Terrestrial LiDAR or more commonly known as 3D Scanning, incorporates survey grade LiDAR systems on a stationary mount. 3D Scanning captures detailed and highly accurate 3D data rapidly and efficiently. This system utilises target and cloud to cloud registration to produce survey grade point clouds, typically accurate to 1-5mm dependent on method and equipment used. 3D Scanning also incorporates high-resolution imagery captured simultaneously during scanning to allow point cloud colourisation to give end users a better perspective and accurate representation of the site.
Applications for 3D Scanning are wide ranging including, Architecture and Heritage Façade Surveys, Corridor Surveys for Road, Rail, Tunnels and Infrastructure, As-Constructed Surveys, Archaeology and Cultural Heritage Surveys, Monitoring Surveys, Volume Surveys, MEP/Plant Surveys and Building Infrastructure Management (BIM).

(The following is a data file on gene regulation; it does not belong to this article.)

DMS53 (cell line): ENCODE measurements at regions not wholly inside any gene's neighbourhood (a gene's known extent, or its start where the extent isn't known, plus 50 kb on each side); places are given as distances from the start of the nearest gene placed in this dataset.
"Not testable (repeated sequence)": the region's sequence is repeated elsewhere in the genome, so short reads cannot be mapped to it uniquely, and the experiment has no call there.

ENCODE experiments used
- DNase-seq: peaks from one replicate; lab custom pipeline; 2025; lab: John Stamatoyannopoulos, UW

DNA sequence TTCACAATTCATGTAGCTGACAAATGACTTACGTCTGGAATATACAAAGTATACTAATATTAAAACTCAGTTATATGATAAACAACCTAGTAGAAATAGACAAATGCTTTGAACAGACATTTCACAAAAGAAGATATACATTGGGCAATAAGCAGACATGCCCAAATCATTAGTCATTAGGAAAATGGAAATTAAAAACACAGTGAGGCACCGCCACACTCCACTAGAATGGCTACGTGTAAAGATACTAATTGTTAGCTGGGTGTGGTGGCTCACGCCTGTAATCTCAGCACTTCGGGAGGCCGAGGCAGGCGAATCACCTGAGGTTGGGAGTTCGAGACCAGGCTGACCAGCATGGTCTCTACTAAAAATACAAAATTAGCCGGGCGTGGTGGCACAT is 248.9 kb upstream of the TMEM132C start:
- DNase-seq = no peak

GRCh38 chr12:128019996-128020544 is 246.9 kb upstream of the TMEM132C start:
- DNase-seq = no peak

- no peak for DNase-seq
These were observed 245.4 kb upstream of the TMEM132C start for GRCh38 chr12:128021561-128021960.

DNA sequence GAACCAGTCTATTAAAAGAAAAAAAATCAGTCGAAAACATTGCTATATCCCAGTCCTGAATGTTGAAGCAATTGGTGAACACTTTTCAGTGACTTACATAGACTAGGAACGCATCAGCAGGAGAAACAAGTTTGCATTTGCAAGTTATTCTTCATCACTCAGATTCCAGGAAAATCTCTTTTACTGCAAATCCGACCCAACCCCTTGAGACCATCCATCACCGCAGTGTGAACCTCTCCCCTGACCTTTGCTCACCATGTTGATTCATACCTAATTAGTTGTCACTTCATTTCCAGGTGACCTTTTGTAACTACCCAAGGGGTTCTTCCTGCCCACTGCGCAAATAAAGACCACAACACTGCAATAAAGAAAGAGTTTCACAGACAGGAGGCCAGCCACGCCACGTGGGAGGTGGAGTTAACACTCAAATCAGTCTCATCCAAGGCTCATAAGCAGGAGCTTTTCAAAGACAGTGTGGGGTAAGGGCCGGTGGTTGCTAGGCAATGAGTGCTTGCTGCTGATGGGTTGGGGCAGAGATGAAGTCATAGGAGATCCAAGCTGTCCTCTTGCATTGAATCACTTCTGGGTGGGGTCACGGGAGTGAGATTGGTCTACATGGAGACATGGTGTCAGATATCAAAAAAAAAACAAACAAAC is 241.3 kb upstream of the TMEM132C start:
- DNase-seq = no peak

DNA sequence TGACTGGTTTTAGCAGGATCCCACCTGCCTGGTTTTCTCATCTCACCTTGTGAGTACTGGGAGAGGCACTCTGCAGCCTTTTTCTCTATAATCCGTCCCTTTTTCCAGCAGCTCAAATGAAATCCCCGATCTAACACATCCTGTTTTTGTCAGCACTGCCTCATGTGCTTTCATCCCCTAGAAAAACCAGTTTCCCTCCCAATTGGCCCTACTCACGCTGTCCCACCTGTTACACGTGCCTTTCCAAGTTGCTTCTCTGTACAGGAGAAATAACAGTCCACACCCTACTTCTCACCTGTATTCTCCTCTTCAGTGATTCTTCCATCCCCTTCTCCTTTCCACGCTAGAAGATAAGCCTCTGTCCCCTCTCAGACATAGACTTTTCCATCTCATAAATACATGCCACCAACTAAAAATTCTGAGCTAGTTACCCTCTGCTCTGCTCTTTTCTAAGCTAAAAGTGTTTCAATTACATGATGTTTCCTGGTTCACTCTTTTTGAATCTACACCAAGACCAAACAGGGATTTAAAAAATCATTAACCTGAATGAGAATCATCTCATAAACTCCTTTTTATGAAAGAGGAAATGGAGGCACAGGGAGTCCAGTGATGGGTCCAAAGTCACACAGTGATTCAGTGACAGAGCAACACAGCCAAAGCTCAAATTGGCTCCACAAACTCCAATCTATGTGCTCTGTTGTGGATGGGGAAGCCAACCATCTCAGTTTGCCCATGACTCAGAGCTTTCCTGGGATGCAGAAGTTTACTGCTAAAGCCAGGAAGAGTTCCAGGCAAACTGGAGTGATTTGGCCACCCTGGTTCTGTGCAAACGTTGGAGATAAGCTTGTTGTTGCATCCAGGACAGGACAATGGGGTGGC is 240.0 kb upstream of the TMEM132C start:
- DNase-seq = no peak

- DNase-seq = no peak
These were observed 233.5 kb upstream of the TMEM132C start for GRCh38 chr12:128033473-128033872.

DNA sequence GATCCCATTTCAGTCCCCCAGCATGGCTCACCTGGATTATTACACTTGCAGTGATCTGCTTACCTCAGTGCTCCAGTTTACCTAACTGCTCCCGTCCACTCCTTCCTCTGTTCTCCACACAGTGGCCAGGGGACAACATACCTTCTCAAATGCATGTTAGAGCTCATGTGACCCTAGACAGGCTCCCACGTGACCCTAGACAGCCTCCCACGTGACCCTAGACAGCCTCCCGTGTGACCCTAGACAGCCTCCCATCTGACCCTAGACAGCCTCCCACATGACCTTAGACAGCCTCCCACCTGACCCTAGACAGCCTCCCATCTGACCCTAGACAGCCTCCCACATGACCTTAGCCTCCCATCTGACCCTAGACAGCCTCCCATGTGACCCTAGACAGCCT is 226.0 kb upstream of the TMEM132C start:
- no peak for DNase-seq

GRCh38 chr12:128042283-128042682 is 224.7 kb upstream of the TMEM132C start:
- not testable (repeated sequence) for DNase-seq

SLAM or Simultaneous Localisation and Mapping is similar to MLS however does not utilise the same survey constraints. It is mobile and has the advantage of fast data capture. It can operate in a non-GNSS environments like a tunnel or under a structure. It utilises the returned overlapping laser pulses and the input from other sensors like an IMU to build a live model of its surroundings. This technique was originally developed by the robotics industry to aid in navigation and collision avoidance. These systems generally work with shorter range, low cost sensors for applications where rapid data or safety is the main focus and accuracy is not as important. Recent advances in LiDAR sensor production has resulted in many new SLAM systems entering the market. The key to good SLAM systems lies in the software and the ability to add survey control to improve the accuracy in post processing. Common applications are underground mining, architectural measure ups, confined spaces and safety critical photogrammetry guidance systems like wind turbine inspections.